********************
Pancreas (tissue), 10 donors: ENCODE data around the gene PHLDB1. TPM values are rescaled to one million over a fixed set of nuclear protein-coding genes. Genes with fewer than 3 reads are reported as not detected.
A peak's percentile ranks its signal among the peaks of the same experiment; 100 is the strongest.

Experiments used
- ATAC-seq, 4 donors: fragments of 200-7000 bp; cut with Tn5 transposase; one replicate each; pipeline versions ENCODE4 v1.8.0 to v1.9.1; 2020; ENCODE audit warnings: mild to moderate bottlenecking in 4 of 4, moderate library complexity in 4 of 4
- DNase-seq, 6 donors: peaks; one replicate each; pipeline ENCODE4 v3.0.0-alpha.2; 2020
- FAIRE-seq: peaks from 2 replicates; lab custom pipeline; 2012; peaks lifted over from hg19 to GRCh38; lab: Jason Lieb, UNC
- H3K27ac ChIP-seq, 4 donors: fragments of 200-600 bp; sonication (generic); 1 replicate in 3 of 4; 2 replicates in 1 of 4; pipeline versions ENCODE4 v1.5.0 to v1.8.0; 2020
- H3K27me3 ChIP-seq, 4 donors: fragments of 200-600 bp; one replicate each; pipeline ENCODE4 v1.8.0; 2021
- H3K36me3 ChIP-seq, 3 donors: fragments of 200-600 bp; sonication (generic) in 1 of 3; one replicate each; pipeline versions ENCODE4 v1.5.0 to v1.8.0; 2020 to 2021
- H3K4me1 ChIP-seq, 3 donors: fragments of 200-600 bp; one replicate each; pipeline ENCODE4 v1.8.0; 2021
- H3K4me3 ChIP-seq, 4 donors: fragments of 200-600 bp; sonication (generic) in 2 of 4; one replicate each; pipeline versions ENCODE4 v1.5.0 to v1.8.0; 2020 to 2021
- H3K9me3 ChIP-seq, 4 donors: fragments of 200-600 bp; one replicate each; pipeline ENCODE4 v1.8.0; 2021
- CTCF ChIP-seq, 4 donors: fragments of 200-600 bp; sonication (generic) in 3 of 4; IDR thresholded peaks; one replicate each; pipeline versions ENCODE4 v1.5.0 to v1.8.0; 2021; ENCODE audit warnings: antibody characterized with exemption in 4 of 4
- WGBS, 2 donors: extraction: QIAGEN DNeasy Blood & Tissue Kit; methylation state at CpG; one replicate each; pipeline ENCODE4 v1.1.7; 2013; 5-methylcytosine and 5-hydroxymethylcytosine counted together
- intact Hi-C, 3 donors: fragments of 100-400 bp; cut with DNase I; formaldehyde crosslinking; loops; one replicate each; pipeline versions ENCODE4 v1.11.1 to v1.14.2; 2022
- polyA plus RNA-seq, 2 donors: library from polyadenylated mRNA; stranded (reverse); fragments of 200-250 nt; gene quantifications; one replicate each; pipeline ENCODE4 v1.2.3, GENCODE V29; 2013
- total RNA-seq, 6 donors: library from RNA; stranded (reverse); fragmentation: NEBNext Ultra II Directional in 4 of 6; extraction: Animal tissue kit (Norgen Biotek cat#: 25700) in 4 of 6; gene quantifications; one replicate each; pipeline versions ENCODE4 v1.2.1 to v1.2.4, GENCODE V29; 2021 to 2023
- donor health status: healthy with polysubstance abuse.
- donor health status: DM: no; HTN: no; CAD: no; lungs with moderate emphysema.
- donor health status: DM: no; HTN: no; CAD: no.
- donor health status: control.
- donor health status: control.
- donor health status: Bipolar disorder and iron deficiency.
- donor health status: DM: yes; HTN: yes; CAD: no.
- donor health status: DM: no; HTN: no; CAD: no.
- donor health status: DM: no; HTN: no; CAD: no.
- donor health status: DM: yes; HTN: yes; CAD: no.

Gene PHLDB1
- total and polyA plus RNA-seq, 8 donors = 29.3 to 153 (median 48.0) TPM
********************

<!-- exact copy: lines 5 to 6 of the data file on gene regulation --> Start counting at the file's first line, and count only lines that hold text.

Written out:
- DNase-seq, 6 donors: peaks; one replicate each; pipeline ENCODE4 v3.0.0-alpha.2; 2020
- FAIRE-seq: peaks from 2 replicates; lab custom pipeline; 2012; peaks lifted over from hg19 to GRCh38; lab: Jason Lieb, UNC